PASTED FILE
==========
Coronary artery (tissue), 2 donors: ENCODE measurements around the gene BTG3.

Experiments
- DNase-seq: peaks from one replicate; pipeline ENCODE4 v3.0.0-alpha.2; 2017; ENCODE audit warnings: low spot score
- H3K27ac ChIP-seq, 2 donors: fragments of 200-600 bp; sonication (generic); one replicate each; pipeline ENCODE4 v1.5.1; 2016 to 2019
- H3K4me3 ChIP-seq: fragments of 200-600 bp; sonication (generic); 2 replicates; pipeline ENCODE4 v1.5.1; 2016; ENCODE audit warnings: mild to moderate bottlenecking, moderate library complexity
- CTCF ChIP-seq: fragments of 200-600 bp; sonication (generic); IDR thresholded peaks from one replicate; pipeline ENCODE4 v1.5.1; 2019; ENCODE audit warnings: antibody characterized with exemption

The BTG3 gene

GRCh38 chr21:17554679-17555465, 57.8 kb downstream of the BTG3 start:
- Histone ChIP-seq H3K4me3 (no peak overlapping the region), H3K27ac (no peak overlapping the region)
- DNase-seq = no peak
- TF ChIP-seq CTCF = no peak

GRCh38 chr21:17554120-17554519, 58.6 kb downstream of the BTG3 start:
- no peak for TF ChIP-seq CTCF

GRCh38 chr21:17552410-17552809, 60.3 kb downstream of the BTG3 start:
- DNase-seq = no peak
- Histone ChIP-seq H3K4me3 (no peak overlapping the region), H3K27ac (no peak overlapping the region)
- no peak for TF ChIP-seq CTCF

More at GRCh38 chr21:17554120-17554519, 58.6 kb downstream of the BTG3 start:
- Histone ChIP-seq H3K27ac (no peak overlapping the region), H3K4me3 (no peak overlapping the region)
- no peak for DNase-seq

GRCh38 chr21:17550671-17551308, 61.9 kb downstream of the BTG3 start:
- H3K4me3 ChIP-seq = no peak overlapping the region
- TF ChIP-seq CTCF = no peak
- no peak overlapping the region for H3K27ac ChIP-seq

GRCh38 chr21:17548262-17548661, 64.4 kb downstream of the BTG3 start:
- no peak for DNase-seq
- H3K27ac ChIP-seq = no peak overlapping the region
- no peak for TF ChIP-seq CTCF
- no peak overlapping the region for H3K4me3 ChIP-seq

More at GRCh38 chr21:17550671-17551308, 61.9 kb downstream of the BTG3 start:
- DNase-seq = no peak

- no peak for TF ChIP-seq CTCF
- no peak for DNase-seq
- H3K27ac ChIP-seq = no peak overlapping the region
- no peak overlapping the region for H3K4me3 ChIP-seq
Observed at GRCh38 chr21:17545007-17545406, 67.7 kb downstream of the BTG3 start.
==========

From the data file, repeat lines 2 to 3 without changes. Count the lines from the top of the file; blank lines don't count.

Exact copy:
Experiments
- DNase-seq: peaks from one replicate; pipeline ENCODE4 v3.0.0-alpha.2; 2017; ENCODE audit warnings: low spot score